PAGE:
In the 1990s, as concern grew in the United States about the integration of large numbers of immigrants, scholars searching for historical parallels looked to the last great period of immigration, ffrom 1880 to 1914. That example, however, is generally viewed as inapplicable to the current immigration debates in Europe.
Paths of Integration turns this conventional wisdom on its head, arguing that the history of European migration more closely parallels the U.S. experience than most realize, due to the largely ignored, but extensive, intra-European migration of the same period. By placing the European and U.S. examples side by side, the contributors to this volume offer long-term insights on a question that will be of great importance in the coming decades.
1 Immigrant Integration in Western Europe, Then and Now
Leo Lucassen, David Feldman, and Jochen Oltmer
2 Poles and Turks in the German Ruhr Area: Similarities and Differences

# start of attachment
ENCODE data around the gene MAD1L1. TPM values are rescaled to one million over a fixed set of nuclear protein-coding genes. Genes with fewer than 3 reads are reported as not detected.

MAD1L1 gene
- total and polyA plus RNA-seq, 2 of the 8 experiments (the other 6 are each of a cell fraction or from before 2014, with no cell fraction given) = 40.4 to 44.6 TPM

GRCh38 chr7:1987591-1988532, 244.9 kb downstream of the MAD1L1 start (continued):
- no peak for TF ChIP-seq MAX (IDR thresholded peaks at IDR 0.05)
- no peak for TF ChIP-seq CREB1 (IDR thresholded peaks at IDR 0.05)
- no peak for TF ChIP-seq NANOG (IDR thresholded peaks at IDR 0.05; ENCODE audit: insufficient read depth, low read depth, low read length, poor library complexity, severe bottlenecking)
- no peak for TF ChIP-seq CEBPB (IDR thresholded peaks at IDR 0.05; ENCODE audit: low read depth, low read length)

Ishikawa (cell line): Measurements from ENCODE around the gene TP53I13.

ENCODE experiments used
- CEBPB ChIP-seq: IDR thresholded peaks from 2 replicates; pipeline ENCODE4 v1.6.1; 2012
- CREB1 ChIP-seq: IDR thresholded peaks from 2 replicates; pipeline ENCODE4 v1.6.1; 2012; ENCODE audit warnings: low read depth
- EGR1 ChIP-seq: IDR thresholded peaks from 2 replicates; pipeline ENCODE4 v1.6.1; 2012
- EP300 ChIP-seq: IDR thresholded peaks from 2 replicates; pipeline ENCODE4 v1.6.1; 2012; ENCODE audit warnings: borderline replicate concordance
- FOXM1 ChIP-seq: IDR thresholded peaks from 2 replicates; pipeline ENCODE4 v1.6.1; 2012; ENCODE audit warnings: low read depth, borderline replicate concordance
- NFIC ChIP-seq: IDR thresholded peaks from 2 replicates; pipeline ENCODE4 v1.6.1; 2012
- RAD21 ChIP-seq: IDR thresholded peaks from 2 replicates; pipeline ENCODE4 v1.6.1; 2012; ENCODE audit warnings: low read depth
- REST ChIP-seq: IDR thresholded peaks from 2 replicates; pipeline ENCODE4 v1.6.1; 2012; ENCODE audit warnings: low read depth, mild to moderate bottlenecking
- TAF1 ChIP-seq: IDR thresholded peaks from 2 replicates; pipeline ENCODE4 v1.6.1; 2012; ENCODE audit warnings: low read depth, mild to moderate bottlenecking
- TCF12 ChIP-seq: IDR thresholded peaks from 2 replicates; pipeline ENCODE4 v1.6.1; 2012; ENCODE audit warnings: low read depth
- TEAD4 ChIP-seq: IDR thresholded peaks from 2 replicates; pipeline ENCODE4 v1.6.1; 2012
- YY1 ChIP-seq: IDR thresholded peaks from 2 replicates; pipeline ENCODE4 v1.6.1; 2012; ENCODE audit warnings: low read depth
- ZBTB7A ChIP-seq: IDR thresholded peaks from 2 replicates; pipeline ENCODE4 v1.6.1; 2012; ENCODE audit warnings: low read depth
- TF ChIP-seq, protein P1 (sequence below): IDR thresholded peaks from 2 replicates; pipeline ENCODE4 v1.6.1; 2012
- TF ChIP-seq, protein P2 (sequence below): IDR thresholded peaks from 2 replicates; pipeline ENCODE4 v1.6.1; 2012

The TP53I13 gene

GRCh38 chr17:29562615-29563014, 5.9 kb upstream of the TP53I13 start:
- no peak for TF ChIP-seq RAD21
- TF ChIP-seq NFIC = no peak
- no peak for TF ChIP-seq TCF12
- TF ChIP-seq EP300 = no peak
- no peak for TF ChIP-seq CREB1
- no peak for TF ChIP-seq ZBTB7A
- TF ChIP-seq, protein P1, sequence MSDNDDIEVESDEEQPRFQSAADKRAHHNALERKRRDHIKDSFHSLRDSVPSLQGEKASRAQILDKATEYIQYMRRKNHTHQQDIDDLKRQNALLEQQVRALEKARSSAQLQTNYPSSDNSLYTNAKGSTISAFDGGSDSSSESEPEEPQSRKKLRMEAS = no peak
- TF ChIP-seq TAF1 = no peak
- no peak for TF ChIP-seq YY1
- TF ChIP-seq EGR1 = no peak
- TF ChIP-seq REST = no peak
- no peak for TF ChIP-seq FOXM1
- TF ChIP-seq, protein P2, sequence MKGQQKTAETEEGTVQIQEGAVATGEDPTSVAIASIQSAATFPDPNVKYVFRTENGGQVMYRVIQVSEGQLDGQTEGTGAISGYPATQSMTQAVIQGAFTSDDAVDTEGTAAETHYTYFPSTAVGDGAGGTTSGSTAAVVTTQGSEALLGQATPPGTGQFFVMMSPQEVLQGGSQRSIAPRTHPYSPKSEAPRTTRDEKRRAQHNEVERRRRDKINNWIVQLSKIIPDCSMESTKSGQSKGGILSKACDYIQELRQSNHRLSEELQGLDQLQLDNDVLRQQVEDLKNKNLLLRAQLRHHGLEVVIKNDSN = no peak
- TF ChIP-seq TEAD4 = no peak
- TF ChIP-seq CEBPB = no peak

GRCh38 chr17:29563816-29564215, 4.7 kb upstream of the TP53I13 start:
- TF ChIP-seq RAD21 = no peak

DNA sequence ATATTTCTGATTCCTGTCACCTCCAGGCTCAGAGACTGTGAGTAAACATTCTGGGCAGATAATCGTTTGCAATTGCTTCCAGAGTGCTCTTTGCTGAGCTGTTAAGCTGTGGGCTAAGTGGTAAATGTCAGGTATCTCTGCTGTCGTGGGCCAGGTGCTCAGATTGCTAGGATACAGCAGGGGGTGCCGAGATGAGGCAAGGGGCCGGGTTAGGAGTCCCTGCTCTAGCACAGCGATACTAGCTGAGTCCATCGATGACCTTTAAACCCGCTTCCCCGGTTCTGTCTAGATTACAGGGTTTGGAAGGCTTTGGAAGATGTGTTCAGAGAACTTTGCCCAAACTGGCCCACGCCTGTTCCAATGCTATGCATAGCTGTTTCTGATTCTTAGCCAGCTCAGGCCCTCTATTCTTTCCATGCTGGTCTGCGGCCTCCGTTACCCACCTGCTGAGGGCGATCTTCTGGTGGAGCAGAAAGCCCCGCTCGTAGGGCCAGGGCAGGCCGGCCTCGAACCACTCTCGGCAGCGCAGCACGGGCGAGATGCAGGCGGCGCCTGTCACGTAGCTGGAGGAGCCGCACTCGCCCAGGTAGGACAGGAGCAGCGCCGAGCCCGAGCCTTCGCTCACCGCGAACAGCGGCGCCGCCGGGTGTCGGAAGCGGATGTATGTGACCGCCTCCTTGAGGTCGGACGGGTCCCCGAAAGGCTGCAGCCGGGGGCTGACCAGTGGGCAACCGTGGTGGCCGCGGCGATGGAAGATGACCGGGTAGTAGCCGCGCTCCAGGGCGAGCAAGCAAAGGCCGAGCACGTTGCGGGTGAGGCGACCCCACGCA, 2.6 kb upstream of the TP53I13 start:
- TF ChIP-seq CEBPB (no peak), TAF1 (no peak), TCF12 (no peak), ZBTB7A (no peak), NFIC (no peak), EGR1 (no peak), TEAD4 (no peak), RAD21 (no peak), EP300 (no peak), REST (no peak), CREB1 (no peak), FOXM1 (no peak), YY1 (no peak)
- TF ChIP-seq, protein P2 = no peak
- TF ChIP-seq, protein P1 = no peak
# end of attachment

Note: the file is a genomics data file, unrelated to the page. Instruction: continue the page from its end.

3 Old and New Migrants in France: Italians and Algerians
4 Rural Dimensions at Stake: The Case of Italian Immigrants in Southwestern France
5 Assigning the State its Rightful Place? Migration, Integration and the State in Germany
6 'To Live as Germans Among Germans.' Immigration and Integration of 'Ethnic Germans' in the German Empire and the Weimar Republic
7 Aussiedler in Germany: From Smooth Adaptation to Tough Integration
8 Polish Berlin: Differences and Similarities with Poles in the Ruhr Area, 1860-1920
9 A Passage from India: Trajectories of Economic Integration in London and Mediterranean Europe
10 Afro-Caribbean Migrants in France and the United Kingdom
11 Trade Unions and Immigrant Incorporation: The US and Europe Compared
12 No More Than a Keg of Beer: The Coherence of German Immigrant Communities
13 Religious Newcomers and the Nation-State: Flows and Closures
14 American Immigrants Look at Their Americanisation
15 Drawing up the Balance Sheet
Leo Lucassen, David Feldman and Jochen Oltmer
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